“One object to store them all, one object to find them, one object to query from and with ggplot2 visualize them.” (Lord Sauron)
pagoo is an encapsulated, object-oriented class system for analyzing bacterial pangenomes. It uses the R6 package as backend. It was designed in order to facilitate and speed-up the comparative analysis of multiple bacterial genomes, standardizing and optimizing routine tasks performed everyday. There are a handful of things done everyday when working with bacterial pangenomes: subset, summarize, extract, visualize and store data. So,
pagoo is intended to facilitate these tasks as much as possible.
The main idea behind pagoo is that, once you have reconstructed a pangenome, all the information and basic methods are embedded into a single object. To query this object, you simply use the
$ symbol as if where a named
list in R.
This idea is common in other object-oriented programming languages, but not in R for final users. We have exploited R6 package to take advantage of this kind of programming and make it available to the R pangenomics community.
pagoo is composed by three
R6 classes, each one more complex than the other, and that the more basic are inherited by the more complex ones. The most basic one,
PgR6, contains basic subset methods and data manipulation functions. The second one,
PgR6M inherits all the methods and fields from the previous one, and incorporates statistical and visualization methods. The last one,
PgR6MS, inherits from
PgR6M all its capabilities, and adds methods to manipulate DNA sequences.
A quick look to a
pagoo object print can give us some clues of how is it composed:
<PgR6MS> : <PgR6M> Inherits from: Public: function (map = "org", data) add_metadata: function (raref, pcounts = 10, ...) cg_exp_decay_fit: function (deep = FALSE) clone: active binding cloud_clusters: active binding cloud_genes: active binding cloud_sequences: active binding clusters: active binding core_clusters: active binding core_genes: active binding core_level: function (max_per_org = 1, fill = TRUE) core_seqs_4_phylo: active binding core_sequences: function (method = "bray", binary = FALSE, diag = FALSE, upper = FALSE, dist: function (x) drop: active binding dropped: active binding genes: function () gg_barplot: function () gg_binmap: function (what = c("pangenome", "coregenome"), ...) gg_curves: function (method = "bray", ...) gg_dist: function (colour = NULL, ...) gg_pca: function () gg_pie: function (data, org_meta, cluster_meta, core_level = 95, sep = "__", initialize: active binding organisms: active binding pan_matrix: function (center = TRUE, scale. = FALSE, ...) pan_pca: function (raref, ...) pg_power_law_fit: active binding random_seed: function (what = "pangenome", n.perm = 10) rarefact: function (x) recover: function () runShinyApp: function (file = "pangenome.rds", seqs.if.avail = TRUE) save_pangenomeRDS: active binding sequences: active binding shell_clusters: active binding shell_genes: active binding shell_sequences: active binding summary_stats: function (dir = "pangenome", force = FALSE) write_pangenome: Private: DataFrame .clusters: DataFrame .data: NULL .dropped: 95 .level: DataFrame .organisms: 1 1 1 1 1 1 1 1 1 0 1 0 1 1 0 1 1 1 1 1 1 1 1 1 1 1 1 1 ... .panmatrix: __ .sep: DNAStringSet .sequences: package_version, numeric_version version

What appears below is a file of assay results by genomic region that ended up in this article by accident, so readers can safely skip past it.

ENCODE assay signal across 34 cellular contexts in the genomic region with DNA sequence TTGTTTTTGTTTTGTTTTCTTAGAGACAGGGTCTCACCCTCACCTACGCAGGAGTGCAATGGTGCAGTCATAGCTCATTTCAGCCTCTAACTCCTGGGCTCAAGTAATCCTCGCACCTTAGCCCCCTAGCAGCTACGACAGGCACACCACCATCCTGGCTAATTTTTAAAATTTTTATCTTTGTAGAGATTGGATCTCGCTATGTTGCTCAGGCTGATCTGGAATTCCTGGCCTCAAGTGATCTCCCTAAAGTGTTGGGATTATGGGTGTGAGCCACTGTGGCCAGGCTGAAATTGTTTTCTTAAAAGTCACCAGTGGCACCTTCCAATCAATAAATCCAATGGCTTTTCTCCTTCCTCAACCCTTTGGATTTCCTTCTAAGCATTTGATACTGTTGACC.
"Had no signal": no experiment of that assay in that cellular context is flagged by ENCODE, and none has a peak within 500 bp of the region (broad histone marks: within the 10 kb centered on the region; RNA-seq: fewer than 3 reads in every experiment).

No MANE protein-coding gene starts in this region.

You can see that basically there are public and private fields/methods. In private, all raw data is stored. You will not have easy access to it. Instead, you will be able to access public functions and active bindings. Active bindings are functions that behave as it were variables, in this case they are querying private information and returning it to the user in a convenient way. Public methods only “see” active bindings, so their results depends on the state of the pangenome object. For instance, some organisms can be hidden from the dataset, or thresholds can be set actively, changing the results retrieved by the public methods.
Pagoo works over the pangenome after it has been built with any pangenome reconstruction software. So, you can do it with the software of your preference. Despite we recommend
Pewit, our own pangenome reconstruction software,
pagoo can read-in the output of the most popular pangenome reconstruction software,
roary, and also we are planning to give support to others like
pagoo also runs a
Shiny application that provides reactive interaction with the data and facilitates handling and visualization.
pagoo is available at CRAN:
Alternatively you can install the latest dev version from GitHub using
if (!require("devtools")) install.packages("devtools") devtools::install_github('iferres/pagoo')
All three classes are documented. You can access R help pages as with any other function:
but as R6 classes documentation is still not standardized, we recommend you to use the
pagoo::pagoo() function to read the documentation from, and to to use it also instead of the raw classes.